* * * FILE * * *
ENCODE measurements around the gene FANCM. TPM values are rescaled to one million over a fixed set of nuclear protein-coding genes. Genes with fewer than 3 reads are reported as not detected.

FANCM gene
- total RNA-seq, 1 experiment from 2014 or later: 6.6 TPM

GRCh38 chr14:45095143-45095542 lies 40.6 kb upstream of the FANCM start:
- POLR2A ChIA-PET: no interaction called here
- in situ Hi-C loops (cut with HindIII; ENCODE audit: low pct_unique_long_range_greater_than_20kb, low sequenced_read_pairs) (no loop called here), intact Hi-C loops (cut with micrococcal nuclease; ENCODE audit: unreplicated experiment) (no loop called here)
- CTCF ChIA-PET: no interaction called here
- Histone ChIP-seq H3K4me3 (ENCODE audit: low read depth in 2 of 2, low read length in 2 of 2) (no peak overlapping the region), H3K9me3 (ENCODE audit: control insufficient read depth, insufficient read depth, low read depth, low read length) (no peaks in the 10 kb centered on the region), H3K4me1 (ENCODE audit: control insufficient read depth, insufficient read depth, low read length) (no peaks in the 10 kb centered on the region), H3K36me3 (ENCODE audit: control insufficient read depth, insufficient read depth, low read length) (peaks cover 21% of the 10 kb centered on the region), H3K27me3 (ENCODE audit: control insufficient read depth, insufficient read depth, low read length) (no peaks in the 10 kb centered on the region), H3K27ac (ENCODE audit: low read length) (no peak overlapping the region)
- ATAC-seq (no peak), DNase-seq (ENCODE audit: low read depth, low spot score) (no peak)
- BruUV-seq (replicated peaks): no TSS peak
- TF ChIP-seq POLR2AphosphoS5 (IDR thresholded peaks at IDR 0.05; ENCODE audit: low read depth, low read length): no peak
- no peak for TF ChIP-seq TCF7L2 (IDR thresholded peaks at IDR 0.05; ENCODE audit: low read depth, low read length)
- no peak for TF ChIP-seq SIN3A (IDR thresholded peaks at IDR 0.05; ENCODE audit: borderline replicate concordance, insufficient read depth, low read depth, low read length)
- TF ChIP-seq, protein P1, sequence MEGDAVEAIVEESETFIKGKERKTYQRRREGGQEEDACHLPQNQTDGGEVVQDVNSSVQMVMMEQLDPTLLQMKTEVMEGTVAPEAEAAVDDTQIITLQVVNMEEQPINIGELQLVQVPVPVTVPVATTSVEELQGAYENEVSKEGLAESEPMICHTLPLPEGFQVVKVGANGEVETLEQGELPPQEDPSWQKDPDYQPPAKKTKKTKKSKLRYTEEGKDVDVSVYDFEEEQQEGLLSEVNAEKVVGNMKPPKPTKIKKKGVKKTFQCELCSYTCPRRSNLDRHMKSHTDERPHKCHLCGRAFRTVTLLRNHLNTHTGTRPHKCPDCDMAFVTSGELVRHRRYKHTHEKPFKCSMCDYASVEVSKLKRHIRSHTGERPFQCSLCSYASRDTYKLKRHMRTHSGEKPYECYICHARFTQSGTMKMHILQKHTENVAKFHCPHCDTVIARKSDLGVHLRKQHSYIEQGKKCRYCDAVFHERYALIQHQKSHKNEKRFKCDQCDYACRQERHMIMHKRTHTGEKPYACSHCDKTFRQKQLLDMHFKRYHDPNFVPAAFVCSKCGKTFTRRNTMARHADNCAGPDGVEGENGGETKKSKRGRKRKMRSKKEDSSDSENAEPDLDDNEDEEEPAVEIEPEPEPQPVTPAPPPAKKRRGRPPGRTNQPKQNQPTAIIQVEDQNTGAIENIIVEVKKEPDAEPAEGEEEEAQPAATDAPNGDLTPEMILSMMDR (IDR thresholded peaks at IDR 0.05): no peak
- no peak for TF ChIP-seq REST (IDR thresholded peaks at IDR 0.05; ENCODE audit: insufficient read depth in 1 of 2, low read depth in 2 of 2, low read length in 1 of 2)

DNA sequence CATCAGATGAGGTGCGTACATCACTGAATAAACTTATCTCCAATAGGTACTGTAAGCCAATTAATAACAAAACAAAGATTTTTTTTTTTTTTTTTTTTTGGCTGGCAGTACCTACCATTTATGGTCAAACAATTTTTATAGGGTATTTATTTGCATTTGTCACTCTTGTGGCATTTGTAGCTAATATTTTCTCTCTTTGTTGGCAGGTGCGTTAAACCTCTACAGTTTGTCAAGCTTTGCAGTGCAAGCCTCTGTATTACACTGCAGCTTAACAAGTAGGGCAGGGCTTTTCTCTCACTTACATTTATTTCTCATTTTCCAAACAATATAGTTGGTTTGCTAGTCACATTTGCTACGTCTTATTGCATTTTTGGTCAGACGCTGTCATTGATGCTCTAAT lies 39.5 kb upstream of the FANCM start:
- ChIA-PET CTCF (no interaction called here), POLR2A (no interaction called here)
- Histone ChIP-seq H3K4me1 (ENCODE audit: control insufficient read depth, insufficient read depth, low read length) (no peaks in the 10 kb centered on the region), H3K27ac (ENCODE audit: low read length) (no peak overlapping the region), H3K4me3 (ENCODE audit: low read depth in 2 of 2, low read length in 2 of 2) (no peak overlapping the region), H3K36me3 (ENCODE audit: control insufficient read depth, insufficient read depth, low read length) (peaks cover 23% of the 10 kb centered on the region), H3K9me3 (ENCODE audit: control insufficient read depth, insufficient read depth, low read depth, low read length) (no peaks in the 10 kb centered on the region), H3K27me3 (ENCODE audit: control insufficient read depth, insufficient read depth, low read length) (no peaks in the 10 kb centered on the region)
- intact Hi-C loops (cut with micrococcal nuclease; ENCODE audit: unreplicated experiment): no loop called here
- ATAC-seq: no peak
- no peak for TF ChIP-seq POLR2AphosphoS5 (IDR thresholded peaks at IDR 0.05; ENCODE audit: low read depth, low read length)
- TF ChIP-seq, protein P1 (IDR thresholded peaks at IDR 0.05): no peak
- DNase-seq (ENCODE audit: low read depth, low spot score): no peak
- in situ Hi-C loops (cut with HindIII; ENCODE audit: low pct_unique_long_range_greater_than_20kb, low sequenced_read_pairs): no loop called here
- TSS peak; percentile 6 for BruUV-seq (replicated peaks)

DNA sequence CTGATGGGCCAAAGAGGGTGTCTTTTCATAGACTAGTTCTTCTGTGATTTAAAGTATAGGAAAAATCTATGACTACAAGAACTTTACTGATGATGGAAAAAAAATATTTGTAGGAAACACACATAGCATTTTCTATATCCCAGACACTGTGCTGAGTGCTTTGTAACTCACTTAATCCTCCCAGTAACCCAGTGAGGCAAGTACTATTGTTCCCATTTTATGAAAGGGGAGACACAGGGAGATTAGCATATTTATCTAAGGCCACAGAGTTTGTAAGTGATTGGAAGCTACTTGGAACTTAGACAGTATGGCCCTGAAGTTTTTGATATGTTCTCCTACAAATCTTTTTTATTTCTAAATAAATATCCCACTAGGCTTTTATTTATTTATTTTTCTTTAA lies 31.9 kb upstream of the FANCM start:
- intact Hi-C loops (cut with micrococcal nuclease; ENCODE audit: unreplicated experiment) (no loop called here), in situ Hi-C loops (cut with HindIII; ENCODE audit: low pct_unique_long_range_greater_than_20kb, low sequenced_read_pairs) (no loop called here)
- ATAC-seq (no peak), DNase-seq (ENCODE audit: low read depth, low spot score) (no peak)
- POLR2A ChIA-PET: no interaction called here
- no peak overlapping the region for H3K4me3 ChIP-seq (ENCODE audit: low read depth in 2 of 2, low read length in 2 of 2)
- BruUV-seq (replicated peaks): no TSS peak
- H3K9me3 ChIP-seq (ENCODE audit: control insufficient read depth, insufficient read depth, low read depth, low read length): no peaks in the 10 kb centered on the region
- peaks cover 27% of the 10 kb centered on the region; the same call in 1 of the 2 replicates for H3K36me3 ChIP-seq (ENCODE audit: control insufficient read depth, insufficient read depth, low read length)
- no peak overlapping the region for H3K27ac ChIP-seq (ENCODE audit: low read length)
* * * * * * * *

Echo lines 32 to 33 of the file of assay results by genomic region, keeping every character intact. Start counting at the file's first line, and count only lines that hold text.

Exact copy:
- H3K9me3 ChIP-seq (ENCODE audit: control insufficient read depth, insufficient read depth, low read depth, low read length): no peaks in the 10 kb centered on the region
- peaks cover 27% of the 10 kb centered on the region; the same call in 1 of the 2 replicates for H3K36me3 ChIP-seq (ENCODE audit: control insufficient read depth, insufficient read depth, low read length)